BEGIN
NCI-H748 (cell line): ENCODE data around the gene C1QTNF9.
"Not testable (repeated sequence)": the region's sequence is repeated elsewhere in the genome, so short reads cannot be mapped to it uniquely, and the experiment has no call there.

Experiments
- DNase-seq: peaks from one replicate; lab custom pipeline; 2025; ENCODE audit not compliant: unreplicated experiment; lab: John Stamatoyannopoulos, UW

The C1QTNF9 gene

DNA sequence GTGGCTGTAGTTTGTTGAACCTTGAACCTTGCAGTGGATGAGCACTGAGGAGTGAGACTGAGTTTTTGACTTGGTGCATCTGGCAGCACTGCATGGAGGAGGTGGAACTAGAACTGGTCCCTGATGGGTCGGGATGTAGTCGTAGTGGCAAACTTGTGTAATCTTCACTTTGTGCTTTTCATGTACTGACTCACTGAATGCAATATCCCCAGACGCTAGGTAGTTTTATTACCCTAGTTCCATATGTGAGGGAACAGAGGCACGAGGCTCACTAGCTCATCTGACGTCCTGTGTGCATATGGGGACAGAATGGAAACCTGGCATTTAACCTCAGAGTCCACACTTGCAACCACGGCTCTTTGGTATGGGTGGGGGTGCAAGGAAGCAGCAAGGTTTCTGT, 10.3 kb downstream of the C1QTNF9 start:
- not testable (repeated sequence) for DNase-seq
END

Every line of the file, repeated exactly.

NCI-H748 (cell line): ENCODE data around the gene C1QTNF9.
"Not testable (repeated sequence)": the region's sequence is repeated elsewhere in the genome, so short reads cannot be mapped to it uniquely, and the experiment has no call there.

Experiments
- DNase-seq: peaks from one replicate; lab custom pipeline; 2025; ENCODE audit not compliant: unreplicated experiment; lab: John Stamatoyannopoulos, UW

The C1QTNF9 gene

DNA sequence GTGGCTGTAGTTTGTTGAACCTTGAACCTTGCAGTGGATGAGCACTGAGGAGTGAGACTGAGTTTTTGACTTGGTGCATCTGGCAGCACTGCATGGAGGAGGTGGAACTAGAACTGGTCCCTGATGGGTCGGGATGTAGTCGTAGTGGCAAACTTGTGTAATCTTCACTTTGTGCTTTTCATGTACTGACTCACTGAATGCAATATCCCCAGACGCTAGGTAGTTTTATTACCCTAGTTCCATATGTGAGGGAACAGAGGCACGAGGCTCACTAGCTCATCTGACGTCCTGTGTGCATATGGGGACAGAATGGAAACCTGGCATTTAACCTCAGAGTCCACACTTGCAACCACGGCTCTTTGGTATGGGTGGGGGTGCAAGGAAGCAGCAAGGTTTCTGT, 10.3 kb downstream of the C1QTNF9 start:
- not testable (repeated sequence) for DNase-seq